Kentucky Route Zero proudly wears its humble grass-roots origins on its sleeve, while at the same time reaching for a height of narrative storytelling with an resulting effort that could almost be considered pretentious; originally a Kickstarter-backed effort, the episodic game billed itself as being centered around a mysterious secret highway in Kentucky, and the lives of those who travel on it. The aesthetic of the game feels like it is steeped in the unique culture of the American Appalachians - musical interludes come with almost Gospel-sounding bluegrass songs that waft about in the foreground air. The character models and art design of the world carries a stylized, minimalist flavour that invokes the style of Superbrothers: Swords and Sworcery EP, while at the same time being distinctive in its simplistic earthiness. It's easy to see the substantial change between the artwork of the game at its inception and the art of the game now, and it's definitely a change for the better – it's a change which has firmly planted the game in a setting mired in the working class struggles of blue-collared debt and unemployment, from its humble flattening of detail to its heavily muted color palette.
When you're not walking around specific locations trying to gain your bearings, you're out on the road, travelling from place to place via a minimalist wireframe map. Seemingly random encounters and references to bizarrely described landmarks help to define the unsettled absurdity of the world around you. It immediately reminded me of the absurdist screen saver Hotel Gadget – minimalistic windows into frozen scenes both disturbingly incomprehensible and immediately relatable at the same time. It helps the game settle into an tense uncanny valley of realism. A traffic jam looks like an ordinary traffic jam until you leave the truck and understand what is happening. A museum at first resembles a customary commemoration of local culture and history, until you look closer at what is the real audience and what is the real exhibit.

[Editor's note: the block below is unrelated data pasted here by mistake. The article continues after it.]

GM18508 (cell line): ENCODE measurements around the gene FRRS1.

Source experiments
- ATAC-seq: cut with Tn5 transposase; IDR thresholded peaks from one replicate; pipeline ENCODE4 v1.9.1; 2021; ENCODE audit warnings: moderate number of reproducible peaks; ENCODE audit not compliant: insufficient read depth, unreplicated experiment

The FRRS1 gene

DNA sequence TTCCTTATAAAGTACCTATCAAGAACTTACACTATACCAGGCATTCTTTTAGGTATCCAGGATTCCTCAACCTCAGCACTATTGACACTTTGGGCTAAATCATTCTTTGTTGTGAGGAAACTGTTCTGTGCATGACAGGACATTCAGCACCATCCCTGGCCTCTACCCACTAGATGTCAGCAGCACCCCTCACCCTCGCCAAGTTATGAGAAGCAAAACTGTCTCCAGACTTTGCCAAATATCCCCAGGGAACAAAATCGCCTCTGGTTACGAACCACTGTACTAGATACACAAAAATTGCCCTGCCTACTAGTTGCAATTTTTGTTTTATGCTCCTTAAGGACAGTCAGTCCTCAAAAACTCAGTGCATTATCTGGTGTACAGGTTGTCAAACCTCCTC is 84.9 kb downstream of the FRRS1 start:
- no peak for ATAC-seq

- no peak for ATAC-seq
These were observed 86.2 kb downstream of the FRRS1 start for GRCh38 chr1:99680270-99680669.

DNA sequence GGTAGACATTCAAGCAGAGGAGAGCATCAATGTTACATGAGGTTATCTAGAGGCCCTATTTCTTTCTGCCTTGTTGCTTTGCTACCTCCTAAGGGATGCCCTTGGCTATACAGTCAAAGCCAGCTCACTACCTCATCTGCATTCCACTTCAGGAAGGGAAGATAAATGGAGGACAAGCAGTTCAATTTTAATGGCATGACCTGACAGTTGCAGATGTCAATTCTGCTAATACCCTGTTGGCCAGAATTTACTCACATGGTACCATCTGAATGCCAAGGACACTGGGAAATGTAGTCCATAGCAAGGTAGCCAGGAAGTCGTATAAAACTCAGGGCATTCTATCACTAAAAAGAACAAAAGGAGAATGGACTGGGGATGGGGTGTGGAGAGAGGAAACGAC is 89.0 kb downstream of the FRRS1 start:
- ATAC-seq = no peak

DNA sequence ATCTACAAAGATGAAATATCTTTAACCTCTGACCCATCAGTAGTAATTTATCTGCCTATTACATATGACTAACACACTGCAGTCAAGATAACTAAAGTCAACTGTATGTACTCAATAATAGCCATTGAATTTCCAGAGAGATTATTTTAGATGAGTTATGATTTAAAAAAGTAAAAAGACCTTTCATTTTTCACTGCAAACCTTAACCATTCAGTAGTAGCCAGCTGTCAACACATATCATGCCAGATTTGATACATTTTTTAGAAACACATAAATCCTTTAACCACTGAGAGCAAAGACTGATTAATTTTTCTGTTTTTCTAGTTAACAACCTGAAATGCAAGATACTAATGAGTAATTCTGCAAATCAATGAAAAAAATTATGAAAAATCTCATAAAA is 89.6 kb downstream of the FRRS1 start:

The characterization and dialogue of a game's writing are at the core of its ability to tell a story well, and it seems like a marvel that the game is able to do so much with so little. Conversations sometimes do have a tendency to be long-winded with secondary characters -- leaving the audience wondering what the point is to having the characters talk about seemingly inane details about their lives at length -- but the writing has the uncanny ability to keep you engaged and involved, and even the longer dialogues don't outstay their welcome.
In a style akin to a visual novel, you are given choices that help determine the path of the conversation. Disappointingly, there doesn't seem to be a huge impact on the gameplay based on your choices, but you're given a choice over not just what you say, but what others say too. That goes a surprisingly long way to add an extra layer of depth to discussions, and it really feels like you really are directing the flow of the conversation, even though the true level of control you have is seemingly perfunctory at best. This mechanic really shines in Act II, culminating in an end game change of perspective which I can only describe as being nothing short of completely mezmerizing.